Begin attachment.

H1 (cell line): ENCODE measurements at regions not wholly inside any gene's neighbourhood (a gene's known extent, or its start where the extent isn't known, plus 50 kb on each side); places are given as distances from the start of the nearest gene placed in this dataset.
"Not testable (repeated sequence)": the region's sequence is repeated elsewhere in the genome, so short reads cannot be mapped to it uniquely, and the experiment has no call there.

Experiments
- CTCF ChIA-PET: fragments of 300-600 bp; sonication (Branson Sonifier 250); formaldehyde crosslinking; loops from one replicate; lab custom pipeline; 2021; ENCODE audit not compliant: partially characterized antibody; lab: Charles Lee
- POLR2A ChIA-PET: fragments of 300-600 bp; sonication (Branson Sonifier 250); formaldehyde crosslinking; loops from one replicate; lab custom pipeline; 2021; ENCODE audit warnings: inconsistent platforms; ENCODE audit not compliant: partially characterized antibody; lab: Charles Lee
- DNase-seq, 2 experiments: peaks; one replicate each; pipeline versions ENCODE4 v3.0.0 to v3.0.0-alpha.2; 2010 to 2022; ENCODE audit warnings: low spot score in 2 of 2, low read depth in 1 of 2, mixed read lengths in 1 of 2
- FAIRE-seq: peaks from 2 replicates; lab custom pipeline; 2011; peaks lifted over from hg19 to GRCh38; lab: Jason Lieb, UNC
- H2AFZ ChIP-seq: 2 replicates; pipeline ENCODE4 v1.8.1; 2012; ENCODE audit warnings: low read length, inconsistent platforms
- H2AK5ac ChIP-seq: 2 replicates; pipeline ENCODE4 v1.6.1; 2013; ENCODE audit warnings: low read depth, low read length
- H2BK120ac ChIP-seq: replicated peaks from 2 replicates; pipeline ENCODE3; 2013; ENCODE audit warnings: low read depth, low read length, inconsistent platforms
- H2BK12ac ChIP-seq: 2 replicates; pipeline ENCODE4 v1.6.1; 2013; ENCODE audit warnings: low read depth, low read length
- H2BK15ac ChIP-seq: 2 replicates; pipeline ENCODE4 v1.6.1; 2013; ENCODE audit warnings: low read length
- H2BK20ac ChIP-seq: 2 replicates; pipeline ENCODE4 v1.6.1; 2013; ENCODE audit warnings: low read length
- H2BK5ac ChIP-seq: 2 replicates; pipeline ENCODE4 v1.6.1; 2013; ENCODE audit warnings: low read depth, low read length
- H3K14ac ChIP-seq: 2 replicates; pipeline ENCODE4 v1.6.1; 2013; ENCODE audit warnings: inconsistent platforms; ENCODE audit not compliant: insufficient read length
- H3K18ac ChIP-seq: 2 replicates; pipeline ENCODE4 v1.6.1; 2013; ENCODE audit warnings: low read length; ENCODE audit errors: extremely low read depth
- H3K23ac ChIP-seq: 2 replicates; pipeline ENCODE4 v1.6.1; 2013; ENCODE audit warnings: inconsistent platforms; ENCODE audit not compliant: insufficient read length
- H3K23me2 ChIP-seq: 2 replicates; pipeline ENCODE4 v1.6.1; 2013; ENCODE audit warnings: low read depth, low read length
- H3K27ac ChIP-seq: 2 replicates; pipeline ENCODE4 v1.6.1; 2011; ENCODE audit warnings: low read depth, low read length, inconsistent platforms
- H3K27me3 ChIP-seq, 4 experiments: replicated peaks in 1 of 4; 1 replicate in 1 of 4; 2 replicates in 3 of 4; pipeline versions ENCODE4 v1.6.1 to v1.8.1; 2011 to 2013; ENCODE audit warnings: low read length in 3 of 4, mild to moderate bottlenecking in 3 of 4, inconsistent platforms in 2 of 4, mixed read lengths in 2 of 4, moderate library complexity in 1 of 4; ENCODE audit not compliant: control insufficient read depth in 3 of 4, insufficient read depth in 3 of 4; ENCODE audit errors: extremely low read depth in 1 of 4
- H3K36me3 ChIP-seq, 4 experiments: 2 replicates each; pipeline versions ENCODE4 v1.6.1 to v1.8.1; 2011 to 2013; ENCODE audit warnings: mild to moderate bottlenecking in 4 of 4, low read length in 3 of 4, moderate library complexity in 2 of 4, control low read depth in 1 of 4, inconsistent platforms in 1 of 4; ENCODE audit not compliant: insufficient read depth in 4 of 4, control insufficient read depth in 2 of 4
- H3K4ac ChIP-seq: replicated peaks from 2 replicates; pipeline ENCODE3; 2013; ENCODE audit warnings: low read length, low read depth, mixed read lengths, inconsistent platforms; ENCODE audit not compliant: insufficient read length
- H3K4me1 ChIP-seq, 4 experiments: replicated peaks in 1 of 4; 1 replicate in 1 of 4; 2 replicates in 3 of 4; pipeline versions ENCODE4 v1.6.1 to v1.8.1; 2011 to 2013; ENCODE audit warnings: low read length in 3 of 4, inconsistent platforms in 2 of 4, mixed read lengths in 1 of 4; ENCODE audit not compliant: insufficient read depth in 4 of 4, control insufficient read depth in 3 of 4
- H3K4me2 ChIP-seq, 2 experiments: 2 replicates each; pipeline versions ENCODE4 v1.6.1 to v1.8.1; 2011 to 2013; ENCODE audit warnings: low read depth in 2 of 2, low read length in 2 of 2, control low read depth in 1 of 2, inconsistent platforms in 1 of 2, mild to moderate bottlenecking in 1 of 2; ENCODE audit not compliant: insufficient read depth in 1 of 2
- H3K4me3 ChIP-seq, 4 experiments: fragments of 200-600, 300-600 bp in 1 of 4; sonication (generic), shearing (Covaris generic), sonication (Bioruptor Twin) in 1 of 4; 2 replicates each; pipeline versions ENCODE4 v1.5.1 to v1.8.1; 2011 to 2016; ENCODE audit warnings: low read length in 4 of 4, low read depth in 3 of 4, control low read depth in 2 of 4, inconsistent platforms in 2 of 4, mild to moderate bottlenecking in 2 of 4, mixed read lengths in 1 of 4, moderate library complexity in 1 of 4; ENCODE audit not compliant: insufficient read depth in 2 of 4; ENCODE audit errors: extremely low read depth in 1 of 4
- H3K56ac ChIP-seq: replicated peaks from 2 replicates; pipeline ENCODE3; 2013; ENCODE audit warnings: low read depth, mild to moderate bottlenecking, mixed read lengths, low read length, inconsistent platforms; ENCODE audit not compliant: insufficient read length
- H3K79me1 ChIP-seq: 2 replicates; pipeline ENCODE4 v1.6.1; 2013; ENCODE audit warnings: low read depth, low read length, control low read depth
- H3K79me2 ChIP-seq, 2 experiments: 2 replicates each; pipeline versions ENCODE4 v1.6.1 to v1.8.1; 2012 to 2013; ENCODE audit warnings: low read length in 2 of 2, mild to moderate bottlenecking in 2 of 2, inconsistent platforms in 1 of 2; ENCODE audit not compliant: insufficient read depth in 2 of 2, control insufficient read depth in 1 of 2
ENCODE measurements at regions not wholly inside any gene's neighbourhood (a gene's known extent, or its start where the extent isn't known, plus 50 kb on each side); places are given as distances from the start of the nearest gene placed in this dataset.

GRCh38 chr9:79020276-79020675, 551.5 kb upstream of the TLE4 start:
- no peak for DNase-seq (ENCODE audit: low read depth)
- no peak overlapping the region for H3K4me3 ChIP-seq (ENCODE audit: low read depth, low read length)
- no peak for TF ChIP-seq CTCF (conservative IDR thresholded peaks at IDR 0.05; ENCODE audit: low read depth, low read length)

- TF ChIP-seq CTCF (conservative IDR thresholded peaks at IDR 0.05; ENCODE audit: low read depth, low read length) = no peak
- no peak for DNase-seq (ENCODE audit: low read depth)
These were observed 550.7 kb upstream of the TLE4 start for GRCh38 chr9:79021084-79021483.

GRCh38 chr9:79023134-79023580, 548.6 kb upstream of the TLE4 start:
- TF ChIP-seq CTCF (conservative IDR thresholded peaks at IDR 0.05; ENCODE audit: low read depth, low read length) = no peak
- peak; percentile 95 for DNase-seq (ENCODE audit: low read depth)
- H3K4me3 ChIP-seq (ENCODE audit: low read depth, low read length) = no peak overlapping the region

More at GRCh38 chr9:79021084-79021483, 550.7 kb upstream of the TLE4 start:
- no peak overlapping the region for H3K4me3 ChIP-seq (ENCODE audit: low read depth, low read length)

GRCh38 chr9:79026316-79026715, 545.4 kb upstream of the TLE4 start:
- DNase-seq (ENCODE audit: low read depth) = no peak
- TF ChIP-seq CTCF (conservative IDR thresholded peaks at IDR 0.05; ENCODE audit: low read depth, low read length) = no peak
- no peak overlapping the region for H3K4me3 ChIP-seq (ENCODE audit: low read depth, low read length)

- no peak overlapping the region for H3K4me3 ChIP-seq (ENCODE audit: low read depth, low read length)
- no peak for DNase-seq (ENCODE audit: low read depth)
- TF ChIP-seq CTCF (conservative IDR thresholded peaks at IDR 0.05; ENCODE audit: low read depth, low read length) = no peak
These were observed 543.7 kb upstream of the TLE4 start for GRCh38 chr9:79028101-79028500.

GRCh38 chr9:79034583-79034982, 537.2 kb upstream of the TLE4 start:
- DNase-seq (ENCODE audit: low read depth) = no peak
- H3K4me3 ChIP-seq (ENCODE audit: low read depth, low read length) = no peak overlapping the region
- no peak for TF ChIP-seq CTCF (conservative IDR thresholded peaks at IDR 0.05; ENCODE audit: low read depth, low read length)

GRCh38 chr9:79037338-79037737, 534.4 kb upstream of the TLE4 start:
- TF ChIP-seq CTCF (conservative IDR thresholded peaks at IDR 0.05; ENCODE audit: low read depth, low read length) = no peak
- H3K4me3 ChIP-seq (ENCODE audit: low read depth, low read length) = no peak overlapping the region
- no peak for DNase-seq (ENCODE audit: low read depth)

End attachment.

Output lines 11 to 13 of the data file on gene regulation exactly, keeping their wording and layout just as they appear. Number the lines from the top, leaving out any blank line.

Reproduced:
- H2BK12ac ChIP-seq: 2 replicates; pipeline ENCODE4 v1.6.1; 2013; ENCODE audit warnings: low read depth, low read length
- H2BK15ac ChIP-seq: 2 replicates; pipeline ENCODE4 v1.6.1; 2013; ENCODE audit warnings: low read length
- H2BK20ac ChIP-seq: 2 replicates; pipeline ENCODE4 v1.6.1; 2013; ENCODE audit warnings: low read length